The Federal Emergency Management Agency has denied an appeal by Massachusetts on behalf of Plymouth County for snow-removal aid for the Feb. 8 and 9 storm.
FEMA originally excluded Plymouth County from the aid on the basis that the area’s snowfall was not within 10 percent of the record. The Massachusetts Emergency Management Agency appealed June 5, saying the county experienced more severe effects from the heavy snowfall and widespread power outages than some of the counties granted aid.
The state received notice Monday that the appeal was denied.
“After a thorough review and careful consideration of the information contained in your initial request and appeal, we reaffirm our original finding that Plymouth County did not receive record or near record snowfall, nor did it qualify as a contiguous county as required by FEMA’s Snow Assistance and Winter Storm Policy,” a FEMA representative said in a letter announcing the denial.
The federal agency previously approved, however, assistance to communities in the county for other costs arising from the same storm, such as for police time, shelter setup, and tree removal.
In his appeal, MEMA director Kurt N. Schwartz argued that despite falling short on depth, the snow far exceeded the applicable threshold for cost of removal. He argued that extended power outages, high winds, and heavy, wet snow created major snow-removal challenges for local authorities.
“Indeed,” he wrote, “given these extenuating circumstances, the impacts in Plymouth County were more significant than some other counties that exceeded their snowfall records.”
Attached to the state’s letter was a breakdown of how much money individual towns and the city of Brockton, the only city in Plymouth County, spent to clear snow and ice. According to the chart, Brockton spent more than $800,000, Plymouth more than $400,000, and Hingham, Marshfield, and Rockland more than $200,000 each. Numerous others — Abington, Bridgewater, Carver, East Bridgewater, Hanover, Hanson, Middleborough, Pembroke, and Wareham — spent at least $100,000 each.
The expenditures “absolutely” represent a hardship to the Wareham town budget, said John Walcek, a police lieutenant and the town’s deputy emergency management director.
“What made this storm different than a hurricane is the cold,” he said. Profoundly widespread power outages meant many residents had no heat in mid-winter temperatures, and some needed to be evacuated to shelters.
He said the town received a call from Southcoast Hospitals Group, which owns Tobey Hospital in Wareham, warning that patients were showing hypothermia symptoms. The National Guard helped Wareham police and firefighters make safety checks at virtually every mobile home in town, to be sure residents were keeping warm safely or seeking shelter.
But getting to those homes wasn’t easy, Walcek said — and that’s where the snow and ice removal costs came in.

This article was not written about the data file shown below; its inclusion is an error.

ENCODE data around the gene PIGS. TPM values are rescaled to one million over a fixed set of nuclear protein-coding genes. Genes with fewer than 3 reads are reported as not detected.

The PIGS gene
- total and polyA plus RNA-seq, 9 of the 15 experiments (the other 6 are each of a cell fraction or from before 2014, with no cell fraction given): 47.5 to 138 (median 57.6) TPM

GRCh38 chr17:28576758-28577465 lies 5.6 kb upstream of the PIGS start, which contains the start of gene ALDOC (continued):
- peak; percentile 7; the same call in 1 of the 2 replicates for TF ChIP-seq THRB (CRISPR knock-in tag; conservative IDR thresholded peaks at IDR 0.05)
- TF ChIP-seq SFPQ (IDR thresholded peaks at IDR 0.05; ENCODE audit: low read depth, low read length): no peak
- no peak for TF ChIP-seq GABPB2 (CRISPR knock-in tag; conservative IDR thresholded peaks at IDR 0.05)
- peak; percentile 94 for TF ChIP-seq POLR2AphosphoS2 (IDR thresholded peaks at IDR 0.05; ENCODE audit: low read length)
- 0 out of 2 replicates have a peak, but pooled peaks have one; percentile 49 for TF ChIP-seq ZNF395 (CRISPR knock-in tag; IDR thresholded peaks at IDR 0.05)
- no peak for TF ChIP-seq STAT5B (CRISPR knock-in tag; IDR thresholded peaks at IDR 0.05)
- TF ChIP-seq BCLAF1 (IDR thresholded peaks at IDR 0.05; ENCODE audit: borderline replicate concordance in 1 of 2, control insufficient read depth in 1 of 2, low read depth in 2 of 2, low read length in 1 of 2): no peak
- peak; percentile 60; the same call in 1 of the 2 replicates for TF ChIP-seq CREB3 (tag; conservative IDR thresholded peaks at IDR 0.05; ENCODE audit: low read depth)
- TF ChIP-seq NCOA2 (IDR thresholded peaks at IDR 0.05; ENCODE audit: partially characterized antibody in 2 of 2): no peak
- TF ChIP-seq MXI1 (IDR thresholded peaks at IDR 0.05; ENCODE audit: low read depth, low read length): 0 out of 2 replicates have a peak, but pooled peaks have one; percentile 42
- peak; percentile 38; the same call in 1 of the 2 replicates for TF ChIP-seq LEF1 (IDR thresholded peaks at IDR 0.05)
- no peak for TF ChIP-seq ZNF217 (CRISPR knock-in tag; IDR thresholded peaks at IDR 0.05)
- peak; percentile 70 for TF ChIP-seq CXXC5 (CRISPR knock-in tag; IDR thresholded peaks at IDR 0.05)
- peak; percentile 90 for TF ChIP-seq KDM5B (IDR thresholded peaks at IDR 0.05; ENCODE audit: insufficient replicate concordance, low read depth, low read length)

Most communities hire outside contractors to beef up their plowing operations and to spread sand and salt. In Marshfield, emergency management director Paul Taber, a police lieutenant, said the $205,982 listed as Marshfield’s snow removal cost in the MEMA appeal is more like $300,000 when sand and salt are included.
He said the town is glad it will receive disaster aid for debris removal and other storm expenses; in addition to extensive tree damage, Marshfield saw damage to sea-wall caps and to “batter boards” that control the level of sea water, and generators burned out at a public water pumping station. FEMA was very responsive overall, Taber said, but he still hoped for snow-removal aid.
“We’re sincerely grateful to MEMA to take the time to appeal that,” he said.
Snow removal represented the largest portion of overall storm costs in the town of Plymouth, according to Aaron Wallace, emergency management director. At one time during the storm, 42 percent of the town’s roads were severely affected or impassable, and essentially 100 percent of the town was without electricity, he said. For 48 hours, emergency workers could not find any area of town unaffected by the outage.
Plymouth’s shelters were open for about five days. They served approximately 220 people for overnight stays, and more for meals, he said. Food costs alone topped $5,000; those costs are eligible for aid, separately from snow removal.
Peter Judge, a spokesman for the Massachusetts Emergency Management Agency, said the agency worked closely with the local FEMA office to document the storm. FEMA generally requires a snowfall to reach 90 percent of an area’s record snowfall to qualify for snow-removal aid. In Plymouth County, the official total for the February storm was 21.5 inches, 0.6 inches short of the threshold.
MEMA knew Plymouth County fell short, and tried to establish in its initial federal application that extenuating circumstances justified the assistance, Judge said. The appeal letter made the case, in a footnote, that the language of FEMA’s snow assistance policy allowed discretion in defining a “near record” snowfall.
Nonetheless, Judge said the appeal was a “long shot” and that FEMA normally holds to the 90 percent requirement.
“In this type of disaster, they are pretty stringent on sticking to that number,” he said.
Countywide, snow removal costs for the February storm have been documented at $5.6 million, including state funds expended in the county. Other storm-related costs, for things like debris removal, damaged equipment, and public safety overtime, totaled more than $11 million.